Sunday, January 31, 2010

Chapter 2 Examples

Here's a list of the examples I used in class to illustrate chapter 2. I have two meetings a week, each for 75 minutes.

  • Big Sleep—The introduction of Casino scene to illustrate footsteps. They increase in volume and then decrease as Bogart moves by camera. Crickets start out loud and decrease in volume, while the music from the casino starts out soft and increases in volume.

  • The Matrix—beginning of the Lobby Shootout sequence. I played this up through the very beginning of shootout, so students can hear and comment on the change of music. Initially, a recurring metallic clank is synchronized with Neo's footdrops. As the sequence progresses, the clank is treated as music, and it begins to drift out of synchronization. In addition, a more naturalistic sounding footstep can be heard under the clank.

  • Das Testament des Dr. Mabuse—The titles and opening sequence offer a good example of sound effects being treated musically, with an incessant, triple meter machine sound being used much like a silent film sound track. The titles open with highly dissonant music that prepare the machine noise for the sequence proper. The music is carried over into the scene briefly, where the machine noise seems to pick up the rhythm of the music. (This example is also discussed in chapter 3, pp. 67-68.)

  • Shall We Dance—"Slap That Bass" begins with the metrical sound of the ship's engines, which the black engine room crew interprets musically, much to the amusement of Pete Peters aka Petrov (Fred Astaire), who soon joins in. Part of Astaire's extended solo dance sequence involves him tapping in counterpoint to various engine sounds. The opening of Love Me Tonight, which is a beautiful sequence of city sounds that come together as an extended prelude to "That's the Song of Paree," and the prison camp sequence from Captain Blood are two other excellent examples that explore the relationship of rhythm, meter, sound and music. (The sequences from Shall We Dance and Love Me Tonight are also discussed in chapter 3, p. 67.)

  • Das Boot—The submarine crew attempts to evade a destroyer that is in pursuit. This sequence is good for illustrating the use of the crescendo on the sound track to build suspense. The destroyer passes over numerous times dropping depth charge, and each time we can hear the ship get gradually closer, generally culminating in the detonation of the depth charges.

  • There's Something About Mary—I used the transition to the first date to illustrate the fade in and fade out. In both cases the fade is somewhat awkward, which is pedagogically useful because the relative clumsiness makes it easy for the students to recognize.

  • Sleepless in Seattle—The introduction to the first botched meeting (discussed in chapter 1), where Annie talks to Becky on the phone, makes prominent use of a filter to give Becky's voice the impression of coming over the phone. For specifically musical timbre, I contrasted the difference between the sound of the solo trumpet (NB: it may actually be a bugle) in the opening of Glory to that of the orchestral trumpet section in theme to Star Wars.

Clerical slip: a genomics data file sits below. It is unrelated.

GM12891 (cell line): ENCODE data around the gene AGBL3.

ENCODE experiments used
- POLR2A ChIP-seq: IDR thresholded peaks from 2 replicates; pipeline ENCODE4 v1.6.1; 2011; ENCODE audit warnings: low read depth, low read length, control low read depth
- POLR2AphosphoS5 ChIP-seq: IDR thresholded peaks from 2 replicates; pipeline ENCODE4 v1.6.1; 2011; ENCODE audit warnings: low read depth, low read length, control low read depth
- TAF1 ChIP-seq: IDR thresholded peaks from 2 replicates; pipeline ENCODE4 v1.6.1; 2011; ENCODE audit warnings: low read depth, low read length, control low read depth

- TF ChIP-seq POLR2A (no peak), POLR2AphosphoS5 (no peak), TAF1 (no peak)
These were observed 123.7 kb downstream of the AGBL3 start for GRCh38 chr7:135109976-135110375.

Those examples, along with lectures on the various associated topics, took up the first meeting of the week.
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The second meeting was devoted primarily to texture, with time reserved at the end of class for showing the two scene analyses (White, the Shooting; Atonement, Main Title and first sequence). After a quick review of the material from the first meeting of the week, I introduced and defined the various textures. I then showed the following clips as examples:
  • Catch Me If You Can—I find the main title sequence to be an excellent example for illustrating all of the textures. It has extended passages using each texture except a-melodic.

  • Patton—The opening speech shows speech used as monophony. Once Patton starts speaking, we hear no other sound, particularly no sound from the crowd, which had been reasonably prominent before Patton appeared. As a second example, I used the telephone conversation from Bleu discussed in the text.

  • Star Wars: A New Hope IV—The opening sequence features a barrage of sound effects placed in sharp counterpoint to the music. I selected the initial portion of the boarding through Leia giving the plans to R2D2. In the first part the sound effects dominant, often completely drowning out the music, particularly in the 2-channel stereo mix that is available in my class room. The second part of the sequence (with Leia and R2), by contrast, foregrounds the music, with sound effects more distant. In addition, I also used the example of the overlapping dialogue by Radar and Colonel Blake from M*A*S*H and the opening prologue from Fellowship of the Ring, with Galadriel's overlapping Elvish and English, against the backdrop of the score.

  • The example from Fellowship of the Ring also served as an effective introduction to the Melody and Accompaniment texture, as it shows how even thematically rich music can serve the function of accompaniment to the voice at the level of the sound track as a whole. I used the title sequence from The Magnificent Seven as a musical example of melody and accompaniment. Pretty much any broad theme could serve just as well. The opening sequence of Rashômon, discussed in the text, is particularly good for showing that a melody and accompaniment texture does not require the presence of music at all. Here rain serves as the accompaniment to the dialogue.

  • For a-melodic texture, I used the prison camp scene from Captain Blood, which I had also used to illustrate the rhythm of the machine earlier in the week, the opening sequence from Aguirre, der Zorn Gottes, and the beginning of the New York City sequence from Brigadoon, the latter two of which are discussed in the text.